While this behavior has begun to catch up with NextEra in Florida, there is some evidence they employed similar tactics here in Maine to oppose the Clean Energy Corridor. The Maine Ethics Commission is still conducting its investigation into Stop the Corridor, a dark money LLC linked to NextEra that has funneled untold millions into Maine opposing the corridor. They have also openly used their market position to delay clean energy development by refusing to upgrade critical breaker equipment at their Seabrook Nuclear Power Plant.

I am hopeful that justice is coming. Just last month a leading investment firm downgraded NextEra’s stock, citing growing media scrutiny of Florida Power and Light’s lobbying practice, and last week a Member of Congress from Florida wrote to the U.S. Department of Justice requesting an investigation into “apparent corruption.”

No one knows how Maine’s Supreme Court will rule on the constitutionality of the referendum campaign against the corridor, but I think it is high time all Mainers know the truth about the anti-corridor campaign and the forces behind it. 


7 Responses to “How Transmission NIMBYs Cost Mainers Money”

  1. Brent Jensen-Schmidt Says:

    Hear hear and right on, again. The big villains are entrenched interests, however:

    A little thought will show (most) ‘individual rights’, that are against group obligations, are inherently selfish. Also remember the individual is a member of the group too. Sorting the problem is a can of snake worms, especially in a ‘democracy’. Meanwhile the consequences is a buggared world.

  2. Ron Benenati Says:


  3. John Oneill Says:

    New England’s attempts to rely on Hydro-Quebec’s surplus power, in preference to its own home-grown zero-emission nuclear, could come back to bite it. Hydro-Quebec itself states ‘Electricity that Hydro‑Québec Distribution does not use is often referred to as “surplus”as well. More specifically, this is the heritage pool electricity the division has access to but does not require to meet the needs of Quebecers, primarily during the summer months. However, we anticipate that all of
    this surplus will be needed in the coming years to meet Québec’s growing demand..’ Quebec uses a lot of power for heating, and will not export it in winter at the expense of its own population. It is also, like other places, planning to decarbonise its transport. Nuclear in the New England grid has been providing ten times as much power as wind, and will not be subject to the same price pressures as natural gas. Liquefied natural gas exports are starting to equalise the US with the much more lucrative European and Asian markets. Over the last year, gas made 55% of New England’s power, nuclear 20%, and wind 2%.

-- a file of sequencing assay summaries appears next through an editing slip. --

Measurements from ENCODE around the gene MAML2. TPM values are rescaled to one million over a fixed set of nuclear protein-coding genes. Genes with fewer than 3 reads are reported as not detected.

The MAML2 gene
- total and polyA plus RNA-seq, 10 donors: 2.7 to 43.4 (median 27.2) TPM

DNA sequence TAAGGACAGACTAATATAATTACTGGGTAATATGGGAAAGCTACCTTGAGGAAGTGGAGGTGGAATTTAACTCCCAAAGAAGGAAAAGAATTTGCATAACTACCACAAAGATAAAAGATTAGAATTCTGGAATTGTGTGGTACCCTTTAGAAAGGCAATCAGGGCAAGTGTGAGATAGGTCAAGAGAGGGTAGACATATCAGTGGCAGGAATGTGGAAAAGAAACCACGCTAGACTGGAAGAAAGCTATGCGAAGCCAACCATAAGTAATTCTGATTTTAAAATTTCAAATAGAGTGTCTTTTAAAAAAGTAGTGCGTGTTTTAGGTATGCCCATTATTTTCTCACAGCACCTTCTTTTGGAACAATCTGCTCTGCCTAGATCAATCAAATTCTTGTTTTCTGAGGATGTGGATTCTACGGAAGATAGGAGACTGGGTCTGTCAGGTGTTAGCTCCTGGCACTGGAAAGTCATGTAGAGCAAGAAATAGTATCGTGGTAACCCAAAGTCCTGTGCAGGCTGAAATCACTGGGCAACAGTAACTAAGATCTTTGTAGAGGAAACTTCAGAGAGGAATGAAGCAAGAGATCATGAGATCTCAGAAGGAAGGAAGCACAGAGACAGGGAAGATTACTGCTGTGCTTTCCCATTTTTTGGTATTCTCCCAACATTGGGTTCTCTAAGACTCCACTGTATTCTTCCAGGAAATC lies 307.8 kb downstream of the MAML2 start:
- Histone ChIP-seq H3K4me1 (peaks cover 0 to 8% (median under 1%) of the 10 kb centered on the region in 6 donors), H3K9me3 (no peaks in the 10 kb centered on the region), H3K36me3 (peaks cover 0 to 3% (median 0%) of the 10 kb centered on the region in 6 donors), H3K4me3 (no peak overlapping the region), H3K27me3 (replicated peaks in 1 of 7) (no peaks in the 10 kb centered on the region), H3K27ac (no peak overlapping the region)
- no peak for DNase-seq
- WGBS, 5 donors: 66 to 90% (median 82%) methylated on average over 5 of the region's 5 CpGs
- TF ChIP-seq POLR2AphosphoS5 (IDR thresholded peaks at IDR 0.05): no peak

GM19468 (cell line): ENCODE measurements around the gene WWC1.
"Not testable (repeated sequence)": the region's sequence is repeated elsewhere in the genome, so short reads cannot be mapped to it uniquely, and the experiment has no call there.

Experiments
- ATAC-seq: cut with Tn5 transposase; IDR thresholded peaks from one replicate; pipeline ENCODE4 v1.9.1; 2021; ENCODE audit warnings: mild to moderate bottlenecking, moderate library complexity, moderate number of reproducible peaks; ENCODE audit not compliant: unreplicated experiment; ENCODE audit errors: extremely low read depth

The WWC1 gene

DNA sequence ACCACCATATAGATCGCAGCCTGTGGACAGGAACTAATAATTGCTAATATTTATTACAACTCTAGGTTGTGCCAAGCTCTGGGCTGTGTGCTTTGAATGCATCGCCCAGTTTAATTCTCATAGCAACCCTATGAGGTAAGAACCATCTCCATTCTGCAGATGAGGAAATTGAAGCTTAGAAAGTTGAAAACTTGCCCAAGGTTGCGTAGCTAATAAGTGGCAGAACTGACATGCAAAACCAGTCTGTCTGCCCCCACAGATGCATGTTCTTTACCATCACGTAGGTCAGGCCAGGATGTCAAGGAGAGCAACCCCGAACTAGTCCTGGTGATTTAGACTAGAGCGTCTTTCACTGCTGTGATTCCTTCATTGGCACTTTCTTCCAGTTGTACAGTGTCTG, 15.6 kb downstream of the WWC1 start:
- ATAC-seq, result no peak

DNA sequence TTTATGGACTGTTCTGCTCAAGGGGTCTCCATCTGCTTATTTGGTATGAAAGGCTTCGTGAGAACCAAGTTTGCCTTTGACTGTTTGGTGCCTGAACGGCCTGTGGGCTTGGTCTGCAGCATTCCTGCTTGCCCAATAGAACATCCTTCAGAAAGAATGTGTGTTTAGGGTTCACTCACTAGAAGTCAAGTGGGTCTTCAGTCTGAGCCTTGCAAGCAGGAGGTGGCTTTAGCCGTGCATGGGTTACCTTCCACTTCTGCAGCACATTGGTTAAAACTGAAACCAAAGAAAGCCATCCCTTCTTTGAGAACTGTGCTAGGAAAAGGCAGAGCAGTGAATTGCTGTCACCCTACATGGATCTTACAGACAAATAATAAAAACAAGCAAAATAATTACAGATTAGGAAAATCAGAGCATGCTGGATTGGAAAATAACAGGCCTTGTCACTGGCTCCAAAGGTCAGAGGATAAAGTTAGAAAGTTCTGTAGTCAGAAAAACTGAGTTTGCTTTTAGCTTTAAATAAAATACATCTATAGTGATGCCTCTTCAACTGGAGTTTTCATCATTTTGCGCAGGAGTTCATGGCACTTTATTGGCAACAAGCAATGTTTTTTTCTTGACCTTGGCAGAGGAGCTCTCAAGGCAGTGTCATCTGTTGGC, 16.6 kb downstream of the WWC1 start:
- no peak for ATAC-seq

John O’Neill

    • rhymeswithgoalie Says:

      AIUI, the Hydro-Quebec/New England project was a dual-direction power shift where Quebec would take super-cheap excess PV/wind power (saving its store of hydro power) and return power when RE was low. That is, hydro would take advantage of its energy-storage attribute.

      It would help to know the cost, age, and contractual* setup for all power plants in a region.

      BTW, here’s the “Approved” generator interconnection queue for ISO-New England, where I see only one one offshore wind plant in the pipe (1200 net MW):

      *Are utilities required to buy at a fixed price, who pays for cost and schedule overruns, etc.

  4. rhymeswithgoalie Says:

    I wonder whether burying transmission lines would reduce the NIMBY factor and maintain the taxable home values enough to cover the extra cost (with or without considering lower long-term maintenance costs).